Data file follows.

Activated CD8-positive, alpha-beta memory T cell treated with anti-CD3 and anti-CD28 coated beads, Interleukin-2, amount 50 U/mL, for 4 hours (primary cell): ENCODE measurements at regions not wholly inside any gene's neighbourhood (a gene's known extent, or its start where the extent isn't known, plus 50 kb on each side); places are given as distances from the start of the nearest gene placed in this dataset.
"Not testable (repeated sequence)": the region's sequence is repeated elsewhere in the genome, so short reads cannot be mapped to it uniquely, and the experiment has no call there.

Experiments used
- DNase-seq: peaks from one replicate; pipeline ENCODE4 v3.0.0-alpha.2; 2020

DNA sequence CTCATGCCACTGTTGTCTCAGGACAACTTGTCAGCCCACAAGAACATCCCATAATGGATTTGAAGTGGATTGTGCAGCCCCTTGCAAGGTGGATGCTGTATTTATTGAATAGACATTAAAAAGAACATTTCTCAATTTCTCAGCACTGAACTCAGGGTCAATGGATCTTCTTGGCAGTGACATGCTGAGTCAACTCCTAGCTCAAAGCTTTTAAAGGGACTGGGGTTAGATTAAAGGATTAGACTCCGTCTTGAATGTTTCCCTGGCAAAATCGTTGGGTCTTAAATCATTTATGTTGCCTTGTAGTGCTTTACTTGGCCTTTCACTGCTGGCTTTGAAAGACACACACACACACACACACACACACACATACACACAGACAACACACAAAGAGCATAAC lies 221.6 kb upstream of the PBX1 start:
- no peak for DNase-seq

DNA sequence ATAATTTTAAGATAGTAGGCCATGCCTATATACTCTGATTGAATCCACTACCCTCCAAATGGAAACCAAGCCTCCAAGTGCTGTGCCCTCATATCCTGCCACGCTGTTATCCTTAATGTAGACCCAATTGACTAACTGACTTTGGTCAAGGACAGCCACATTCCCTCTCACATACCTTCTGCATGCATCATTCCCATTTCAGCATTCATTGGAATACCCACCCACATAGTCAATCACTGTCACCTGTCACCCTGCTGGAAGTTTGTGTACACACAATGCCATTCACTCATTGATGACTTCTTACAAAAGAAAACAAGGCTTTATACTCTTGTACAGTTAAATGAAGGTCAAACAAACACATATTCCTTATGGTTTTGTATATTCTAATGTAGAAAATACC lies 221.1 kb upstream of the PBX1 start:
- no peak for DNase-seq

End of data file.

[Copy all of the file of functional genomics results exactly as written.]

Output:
Activated CD8-positive, alpha-beta memory T cell treated with anti-CD3 and anti-CD28 coated beads, Interleukin-2, amount 50 U/mL, for 4 hours (primary cell): ENCODE measurements at regions not wholly inside any gene's neighbourhood (a gene's known extent, or its start where the extent isn't known, plus 50 kb on each side); places are given as distances from the start of the nearest gene placed in this dataset.
"Not testable (repeated sequence)": the region's sequence is repeated elsewhere in the genome, so short reads cannot be mapped to it uniquely, and the experiment has no call there.

Experiments used
- DNase-seq: peaks from one replicate; pipeline ENCODE4 v3.0.0-alpha.2; 2020

DNA sequence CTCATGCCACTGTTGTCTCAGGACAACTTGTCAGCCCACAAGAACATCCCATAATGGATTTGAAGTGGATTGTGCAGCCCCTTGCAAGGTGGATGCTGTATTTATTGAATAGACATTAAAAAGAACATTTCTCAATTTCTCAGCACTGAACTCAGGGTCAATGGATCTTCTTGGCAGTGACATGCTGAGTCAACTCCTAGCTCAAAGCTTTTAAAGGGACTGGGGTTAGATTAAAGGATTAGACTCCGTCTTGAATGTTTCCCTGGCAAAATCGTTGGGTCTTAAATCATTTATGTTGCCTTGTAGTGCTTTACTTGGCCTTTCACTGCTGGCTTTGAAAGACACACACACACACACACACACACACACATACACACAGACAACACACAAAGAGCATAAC lies 221.6 kb upstream of the PBX1 start:
- no peak for DNase-seq

DNA sequence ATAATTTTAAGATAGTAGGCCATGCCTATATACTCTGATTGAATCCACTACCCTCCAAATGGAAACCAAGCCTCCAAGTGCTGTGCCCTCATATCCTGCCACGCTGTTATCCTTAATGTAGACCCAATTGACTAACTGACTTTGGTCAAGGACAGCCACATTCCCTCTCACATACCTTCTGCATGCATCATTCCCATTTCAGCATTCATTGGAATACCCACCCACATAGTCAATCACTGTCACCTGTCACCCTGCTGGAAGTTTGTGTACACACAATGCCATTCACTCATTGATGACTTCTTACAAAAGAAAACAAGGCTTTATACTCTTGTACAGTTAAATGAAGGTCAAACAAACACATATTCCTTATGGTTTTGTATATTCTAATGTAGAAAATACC lies 221.1 kb upstream of the PBX1 start:
- no peak for DNase-seq